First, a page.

To explore whether the insulin B:9–23 peptide is essential for diabetes development of the NOD mouse, we generated NOD mice lacking both ins1 and ins2 genes. To rescue mice from hyperglycemia due to lack of insulin, we introduced a mutated insulin transgene where tyrosine at the insulin B chain 16th amino acid residue was replaced with alanine (B16:A), which does not stimulate insulin B:9–23-reactive T cell clones to proliferate. NOD mice with both ins1 and ins2 knockouts and transgenic for the B16:A mutated proinsulin gene were protected from the development of anti-islet autoimmunity including insulin autoantibodies, insulitis and diabetes (Figure 1) . This protection was abrogated when normal insulin B:9–23 sequence with B16:Y was provided by islet transplant or peptide immunization. In addition, insulin-knockout NOD mice with the normal insulin transgene instead of the B16:A mutated insulin transgene developed insulin autoantibodies and insulitis, and thus a replacement of only a single amino acid residue restored anti-islet autoimmunity to the insulin-knockout NOD mouse.
In another approach, French and Jaeckel’s groups separately investigated whether eliminating T cells reacting with proinsulin/insulin abrogates the development of islet autoimmunity of the NOD mice. They generated NOD mice transgenic for proinsulin 2 gene with MHC class II antigen promoter and found that mice are also strongly protected from diabetes development with almost no insulin-reactive T cells in periphery due to the overexpression of insulin in cells expressing MHC class II[33;34]. Moreover, Kay and coworkers reported that IGRP-reacting T cells, which usually expand in NOD mice with age, are not detected in these transgenic mice and that the immune response to IGRP is downstream of the immune response to insulin. Taken together, insulin/proinsulin, especially insulin B:9–23 peptide, is mostly likely a primary autoantigen to initiate immune-mediated diabetes of the NOD mouse. It is also likely that other autoantigens contribute to diabetes development of the NOD mice and there might be other essential autoantigens.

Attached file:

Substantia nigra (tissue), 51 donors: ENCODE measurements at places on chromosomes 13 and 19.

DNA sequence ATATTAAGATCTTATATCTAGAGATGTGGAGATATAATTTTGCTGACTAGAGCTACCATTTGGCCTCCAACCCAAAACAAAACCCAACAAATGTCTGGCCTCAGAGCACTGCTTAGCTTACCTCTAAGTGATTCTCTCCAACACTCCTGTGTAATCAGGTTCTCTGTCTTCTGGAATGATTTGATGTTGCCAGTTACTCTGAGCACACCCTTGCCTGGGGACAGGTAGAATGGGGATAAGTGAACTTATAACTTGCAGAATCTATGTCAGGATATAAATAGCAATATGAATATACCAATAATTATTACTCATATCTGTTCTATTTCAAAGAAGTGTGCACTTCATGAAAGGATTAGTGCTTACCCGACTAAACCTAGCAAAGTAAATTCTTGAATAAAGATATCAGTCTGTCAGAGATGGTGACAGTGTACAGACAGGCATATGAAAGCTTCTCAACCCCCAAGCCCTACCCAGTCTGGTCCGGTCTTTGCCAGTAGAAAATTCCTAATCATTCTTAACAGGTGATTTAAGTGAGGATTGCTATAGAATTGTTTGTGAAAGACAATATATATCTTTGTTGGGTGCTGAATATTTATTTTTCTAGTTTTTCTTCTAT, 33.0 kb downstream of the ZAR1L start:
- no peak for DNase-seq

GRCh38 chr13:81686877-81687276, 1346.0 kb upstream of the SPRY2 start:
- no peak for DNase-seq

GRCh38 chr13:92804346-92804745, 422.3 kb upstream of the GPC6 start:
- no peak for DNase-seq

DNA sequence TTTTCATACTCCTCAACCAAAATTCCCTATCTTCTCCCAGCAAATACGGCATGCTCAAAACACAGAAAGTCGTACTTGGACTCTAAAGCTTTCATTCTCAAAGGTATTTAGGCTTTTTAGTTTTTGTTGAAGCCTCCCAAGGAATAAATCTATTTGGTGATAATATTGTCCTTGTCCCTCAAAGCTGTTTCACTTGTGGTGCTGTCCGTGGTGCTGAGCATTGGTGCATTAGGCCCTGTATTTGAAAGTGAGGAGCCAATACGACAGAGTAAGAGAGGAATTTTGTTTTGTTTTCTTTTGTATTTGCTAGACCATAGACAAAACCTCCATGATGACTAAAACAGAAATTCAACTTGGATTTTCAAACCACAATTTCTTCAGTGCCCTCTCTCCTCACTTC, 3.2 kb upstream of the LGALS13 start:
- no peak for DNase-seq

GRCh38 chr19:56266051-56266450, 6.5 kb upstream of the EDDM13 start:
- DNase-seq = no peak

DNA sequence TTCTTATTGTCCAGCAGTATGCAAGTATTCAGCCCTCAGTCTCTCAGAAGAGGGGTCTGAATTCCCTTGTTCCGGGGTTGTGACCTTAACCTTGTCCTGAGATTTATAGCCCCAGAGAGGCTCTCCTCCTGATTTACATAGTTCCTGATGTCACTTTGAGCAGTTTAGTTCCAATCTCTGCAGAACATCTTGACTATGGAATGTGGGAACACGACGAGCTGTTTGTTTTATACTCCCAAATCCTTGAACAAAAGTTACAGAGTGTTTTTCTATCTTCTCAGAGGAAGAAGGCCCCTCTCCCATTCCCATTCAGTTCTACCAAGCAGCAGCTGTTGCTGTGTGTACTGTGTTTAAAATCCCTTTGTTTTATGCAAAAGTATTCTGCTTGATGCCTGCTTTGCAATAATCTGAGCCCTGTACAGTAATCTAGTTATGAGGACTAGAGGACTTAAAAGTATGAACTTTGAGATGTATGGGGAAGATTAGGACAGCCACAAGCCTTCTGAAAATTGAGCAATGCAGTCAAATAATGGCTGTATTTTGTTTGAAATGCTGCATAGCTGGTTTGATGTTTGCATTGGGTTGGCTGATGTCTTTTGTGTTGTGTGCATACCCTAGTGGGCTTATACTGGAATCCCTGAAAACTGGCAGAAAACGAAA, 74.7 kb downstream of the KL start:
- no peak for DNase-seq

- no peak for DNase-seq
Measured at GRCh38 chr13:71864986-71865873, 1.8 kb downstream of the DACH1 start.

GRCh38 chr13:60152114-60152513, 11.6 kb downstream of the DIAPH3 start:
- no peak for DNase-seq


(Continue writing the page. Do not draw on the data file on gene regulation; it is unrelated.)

Various antigen-specific immunotherapies using insulin and insulin peptide have been evaluated using the NOD mouse model. Intranasal or subcutaneous administration of insulin B:9–23 peptides or an altered insulin B:9–23 delays diabetes development[36;37]. Intranasal vaccination with proinsulin DNA in combination with anti-CD40L antibody and intrathymic administration of insulin B chain prevented diabetes[38;39]. Syngeneic transplantation of hematopoietic stem cells encoding proinsulin and transfer of bone marrow derived Gr-1+ myeloid cells expressing proinsulin which differentiate to dendritic cells also prevented diabetes development. In terms of treating diabetes after the onset, combination therapy with anti-CD3 antibody and proinsulin 2 B24–C36 peptide reduced the recurrence of diabetes.